Robert Michael Jones is a contemporary metal sculptor. His electric sculpting style brings to life characters of his own making that are both exciting and thought provoking. Characters that inspire modern mythologies  and speak of the past and future.

Titles and the wrong way to look at art

'Crouching Man', Bronze, 2009

'Crouching Man', Bronze, 2009

Last weekend I was at an art show comprised of fifty pieces from fifty different artist. Fifty windows into someone else’s unique reality or expression if you like. Fifty different titles. This caused me to look at the different approach artists take when titling a work. I think this is a struggle for many artist, myself included. When creating an artwork often meaning is discovered in the process or even after it is complete. The meaning can change over time and is different to each viewer.  So in some ways putting a title on a work is idiotic, it makes no sense, the art is its own title and speaks for itself. To come up with a few words that are viewer’s first impression is like putting your artwork in a cage. Regardless, an ongoing series of ‘untitled X’ (a pretty sweet title actually) gets old and is useless for keeping inventory. So at least what I try and do is create a title that has something to do with my sculpture but doesn’t give away too much of my own thoughts about the piece. This is not always an easy task and is sometimes more successful than others.  As a viewer though you can avoid the risk.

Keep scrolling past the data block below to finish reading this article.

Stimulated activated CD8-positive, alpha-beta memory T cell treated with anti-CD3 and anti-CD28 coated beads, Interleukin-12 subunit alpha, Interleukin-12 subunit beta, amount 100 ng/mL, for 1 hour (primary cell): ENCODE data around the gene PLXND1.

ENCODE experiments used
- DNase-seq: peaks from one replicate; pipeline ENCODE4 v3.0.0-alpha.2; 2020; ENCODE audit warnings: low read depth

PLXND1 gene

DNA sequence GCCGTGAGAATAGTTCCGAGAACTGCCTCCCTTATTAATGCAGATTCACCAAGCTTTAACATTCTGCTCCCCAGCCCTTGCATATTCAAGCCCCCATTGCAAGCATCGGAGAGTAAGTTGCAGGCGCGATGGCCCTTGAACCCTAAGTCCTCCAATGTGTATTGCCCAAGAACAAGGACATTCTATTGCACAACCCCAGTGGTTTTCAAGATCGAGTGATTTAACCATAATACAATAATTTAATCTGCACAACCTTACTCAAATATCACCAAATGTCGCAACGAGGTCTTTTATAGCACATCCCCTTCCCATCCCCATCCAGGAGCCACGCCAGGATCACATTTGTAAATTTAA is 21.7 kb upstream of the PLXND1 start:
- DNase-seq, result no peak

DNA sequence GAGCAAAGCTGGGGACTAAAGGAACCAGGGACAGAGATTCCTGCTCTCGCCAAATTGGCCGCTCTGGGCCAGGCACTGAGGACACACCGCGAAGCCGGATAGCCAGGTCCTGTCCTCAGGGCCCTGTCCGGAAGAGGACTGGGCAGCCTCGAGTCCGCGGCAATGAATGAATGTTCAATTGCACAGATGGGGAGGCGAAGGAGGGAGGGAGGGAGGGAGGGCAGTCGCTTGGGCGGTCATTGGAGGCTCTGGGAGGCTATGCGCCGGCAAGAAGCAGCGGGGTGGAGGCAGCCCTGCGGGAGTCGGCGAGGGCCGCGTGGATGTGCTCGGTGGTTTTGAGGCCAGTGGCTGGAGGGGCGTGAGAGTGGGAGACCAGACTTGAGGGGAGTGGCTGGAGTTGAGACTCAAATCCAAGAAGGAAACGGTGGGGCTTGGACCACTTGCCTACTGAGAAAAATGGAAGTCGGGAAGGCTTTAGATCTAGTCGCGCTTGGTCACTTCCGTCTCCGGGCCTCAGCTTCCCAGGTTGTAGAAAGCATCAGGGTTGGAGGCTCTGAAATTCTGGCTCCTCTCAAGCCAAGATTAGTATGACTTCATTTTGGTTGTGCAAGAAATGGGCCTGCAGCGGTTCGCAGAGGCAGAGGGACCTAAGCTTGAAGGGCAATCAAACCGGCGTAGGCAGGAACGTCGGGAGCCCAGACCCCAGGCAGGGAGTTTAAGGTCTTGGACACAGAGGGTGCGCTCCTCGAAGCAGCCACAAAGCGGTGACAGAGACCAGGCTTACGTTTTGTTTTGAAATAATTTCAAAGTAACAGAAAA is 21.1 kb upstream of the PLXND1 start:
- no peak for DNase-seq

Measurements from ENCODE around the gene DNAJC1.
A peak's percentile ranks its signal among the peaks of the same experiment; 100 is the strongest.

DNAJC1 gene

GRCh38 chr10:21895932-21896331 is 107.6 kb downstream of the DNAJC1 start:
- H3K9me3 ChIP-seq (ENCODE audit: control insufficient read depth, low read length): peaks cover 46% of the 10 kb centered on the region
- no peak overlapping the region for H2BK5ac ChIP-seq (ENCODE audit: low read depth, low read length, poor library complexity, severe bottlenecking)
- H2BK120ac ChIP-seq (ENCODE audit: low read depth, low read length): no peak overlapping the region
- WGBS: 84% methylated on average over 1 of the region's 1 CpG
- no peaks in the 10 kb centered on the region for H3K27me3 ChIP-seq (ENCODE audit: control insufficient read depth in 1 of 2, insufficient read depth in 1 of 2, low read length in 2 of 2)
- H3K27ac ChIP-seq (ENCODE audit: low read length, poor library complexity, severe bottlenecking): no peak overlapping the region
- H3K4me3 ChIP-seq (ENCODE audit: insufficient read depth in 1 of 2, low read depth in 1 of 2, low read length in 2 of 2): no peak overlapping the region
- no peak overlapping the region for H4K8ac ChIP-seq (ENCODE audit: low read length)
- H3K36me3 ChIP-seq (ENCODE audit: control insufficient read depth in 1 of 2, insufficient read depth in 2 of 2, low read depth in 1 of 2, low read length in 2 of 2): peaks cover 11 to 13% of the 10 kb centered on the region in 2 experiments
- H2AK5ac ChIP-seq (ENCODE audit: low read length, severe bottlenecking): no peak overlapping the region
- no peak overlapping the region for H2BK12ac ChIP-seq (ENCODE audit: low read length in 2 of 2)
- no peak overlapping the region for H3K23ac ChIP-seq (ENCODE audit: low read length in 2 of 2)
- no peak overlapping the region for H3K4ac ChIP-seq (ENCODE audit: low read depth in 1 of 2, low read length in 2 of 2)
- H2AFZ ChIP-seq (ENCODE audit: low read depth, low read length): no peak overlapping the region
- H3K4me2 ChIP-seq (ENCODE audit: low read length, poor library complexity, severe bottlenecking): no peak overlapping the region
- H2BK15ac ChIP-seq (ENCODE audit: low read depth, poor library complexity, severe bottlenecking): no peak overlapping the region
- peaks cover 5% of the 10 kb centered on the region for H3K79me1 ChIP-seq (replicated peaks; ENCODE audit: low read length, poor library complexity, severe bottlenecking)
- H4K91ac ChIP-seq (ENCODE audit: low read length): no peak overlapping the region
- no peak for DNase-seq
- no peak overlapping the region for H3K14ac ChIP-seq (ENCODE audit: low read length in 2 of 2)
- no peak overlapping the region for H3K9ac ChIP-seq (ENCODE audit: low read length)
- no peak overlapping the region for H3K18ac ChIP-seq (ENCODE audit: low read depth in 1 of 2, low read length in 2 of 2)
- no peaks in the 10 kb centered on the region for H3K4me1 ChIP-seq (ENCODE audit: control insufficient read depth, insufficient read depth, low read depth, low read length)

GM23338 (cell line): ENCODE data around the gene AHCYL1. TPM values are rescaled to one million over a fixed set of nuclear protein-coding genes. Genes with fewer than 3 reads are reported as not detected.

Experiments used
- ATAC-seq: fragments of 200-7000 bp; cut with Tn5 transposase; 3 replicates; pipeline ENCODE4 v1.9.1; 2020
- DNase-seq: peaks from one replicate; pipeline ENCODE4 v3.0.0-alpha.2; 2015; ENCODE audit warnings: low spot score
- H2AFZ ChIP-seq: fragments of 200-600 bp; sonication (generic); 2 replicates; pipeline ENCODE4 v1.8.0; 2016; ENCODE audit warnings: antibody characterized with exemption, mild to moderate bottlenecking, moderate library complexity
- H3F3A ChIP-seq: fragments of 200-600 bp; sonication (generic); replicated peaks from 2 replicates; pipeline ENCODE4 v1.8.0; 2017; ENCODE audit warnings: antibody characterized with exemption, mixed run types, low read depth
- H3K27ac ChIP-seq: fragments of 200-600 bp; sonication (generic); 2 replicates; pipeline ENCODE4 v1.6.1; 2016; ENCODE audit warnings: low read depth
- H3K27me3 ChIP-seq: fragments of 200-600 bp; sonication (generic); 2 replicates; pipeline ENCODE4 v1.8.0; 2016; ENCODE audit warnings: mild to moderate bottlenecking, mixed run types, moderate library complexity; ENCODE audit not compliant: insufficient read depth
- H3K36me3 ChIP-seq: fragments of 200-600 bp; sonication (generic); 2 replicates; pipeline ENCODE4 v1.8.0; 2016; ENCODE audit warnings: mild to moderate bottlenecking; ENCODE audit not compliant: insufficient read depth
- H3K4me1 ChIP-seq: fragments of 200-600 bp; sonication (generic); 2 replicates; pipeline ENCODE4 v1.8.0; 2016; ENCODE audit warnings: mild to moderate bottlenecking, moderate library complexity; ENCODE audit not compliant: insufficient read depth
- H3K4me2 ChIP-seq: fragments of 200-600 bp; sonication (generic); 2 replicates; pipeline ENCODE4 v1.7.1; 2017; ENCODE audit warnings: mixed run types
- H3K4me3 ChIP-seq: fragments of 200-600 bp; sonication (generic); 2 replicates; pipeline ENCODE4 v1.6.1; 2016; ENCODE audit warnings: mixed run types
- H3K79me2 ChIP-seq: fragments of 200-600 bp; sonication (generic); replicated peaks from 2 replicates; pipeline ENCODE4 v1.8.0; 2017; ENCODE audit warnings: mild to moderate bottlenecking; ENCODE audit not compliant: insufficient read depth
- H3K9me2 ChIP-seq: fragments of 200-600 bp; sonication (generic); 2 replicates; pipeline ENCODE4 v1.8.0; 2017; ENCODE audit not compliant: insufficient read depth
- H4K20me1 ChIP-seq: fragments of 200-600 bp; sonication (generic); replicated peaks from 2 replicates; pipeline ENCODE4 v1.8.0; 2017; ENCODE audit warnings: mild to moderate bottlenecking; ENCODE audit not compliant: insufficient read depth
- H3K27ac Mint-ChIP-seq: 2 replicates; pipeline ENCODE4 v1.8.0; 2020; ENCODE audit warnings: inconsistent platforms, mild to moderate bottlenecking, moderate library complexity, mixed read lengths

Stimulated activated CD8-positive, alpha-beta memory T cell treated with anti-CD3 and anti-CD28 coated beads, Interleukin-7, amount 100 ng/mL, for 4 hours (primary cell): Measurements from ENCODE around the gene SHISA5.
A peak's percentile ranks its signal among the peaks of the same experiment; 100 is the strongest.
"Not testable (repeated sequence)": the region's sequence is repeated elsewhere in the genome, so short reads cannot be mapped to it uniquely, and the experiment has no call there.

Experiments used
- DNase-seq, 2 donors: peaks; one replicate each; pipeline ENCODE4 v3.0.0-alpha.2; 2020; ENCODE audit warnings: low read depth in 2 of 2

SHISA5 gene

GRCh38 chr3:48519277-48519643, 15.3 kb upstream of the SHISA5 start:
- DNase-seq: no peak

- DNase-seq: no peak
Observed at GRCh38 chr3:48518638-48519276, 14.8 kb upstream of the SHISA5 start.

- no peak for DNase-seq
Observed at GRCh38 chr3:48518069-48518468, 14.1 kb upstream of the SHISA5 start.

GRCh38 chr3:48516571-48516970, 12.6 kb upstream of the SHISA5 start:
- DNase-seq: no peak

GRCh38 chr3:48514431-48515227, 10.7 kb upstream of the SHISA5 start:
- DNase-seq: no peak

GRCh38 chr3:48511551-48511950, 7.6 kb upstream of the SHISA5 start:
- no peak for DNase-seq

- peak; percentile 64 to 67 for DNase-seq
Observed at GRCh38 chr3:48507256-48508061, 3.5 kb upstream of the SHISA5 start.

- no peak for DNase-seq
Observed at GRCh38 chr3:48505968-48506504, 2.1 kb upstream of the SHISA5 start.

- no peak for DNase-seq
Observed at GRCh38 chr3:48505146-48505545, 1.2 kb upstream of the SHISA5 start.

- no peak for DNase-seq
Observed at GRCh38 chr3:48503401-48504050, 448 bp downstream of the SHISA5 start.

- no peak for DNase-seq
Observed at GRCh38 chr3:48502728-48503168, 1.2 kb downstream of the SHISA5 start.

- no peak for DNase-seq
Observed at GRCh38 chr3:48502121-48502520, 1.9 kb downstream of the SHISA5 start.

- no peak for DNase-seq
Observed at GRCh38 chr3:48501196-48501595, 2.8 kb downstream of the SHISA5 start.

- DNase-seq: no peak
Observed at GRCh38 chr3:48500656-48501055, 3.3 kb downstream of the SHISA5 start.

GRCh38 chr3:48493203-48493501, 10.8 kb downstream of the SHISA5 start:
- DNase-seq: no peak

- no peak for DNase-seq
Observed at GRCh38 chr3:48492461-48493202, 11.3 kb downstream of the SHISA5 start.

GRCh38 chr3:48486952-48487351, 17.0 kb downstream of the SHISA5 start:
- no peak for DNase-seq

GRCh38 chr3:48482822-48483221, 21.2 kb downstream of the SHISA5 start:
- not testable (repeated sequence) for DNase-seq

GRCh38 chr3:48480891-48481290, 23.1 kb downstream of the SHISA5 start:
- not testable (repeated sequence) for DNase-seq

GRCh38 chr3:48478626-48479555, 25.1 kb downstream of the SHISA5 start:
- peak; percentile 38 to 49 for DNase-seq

When I am approaching a new piece of art I do not first look at the title card.  It is tempting and I see many people go directly to it, this is the wrong way to view art.  The card is full of information that really has nothing to do with the art.  Title, description, and worst of all price.  How often has this happened?

Walking over to a painting you look down at the card and see $100,000. “Holy shit that’s a lot of money! This painting better change my life,” “who would pay that much for that? That seems crazy” and then you walk away confused and disappointed. It should go more like this:

Walk over to the painting. Look at it. Not a glance. Look top to bottom, look at the center and out to every edge, find the most distant part of the painting and the closest. Walk up close, step back.  Now that you have an idea of the painting, now that you have let it into your brain and just before you are about to move to the next one, now look at the info.  “Wow $100,000 that is a lot, cool painting though, I wish I was rich.”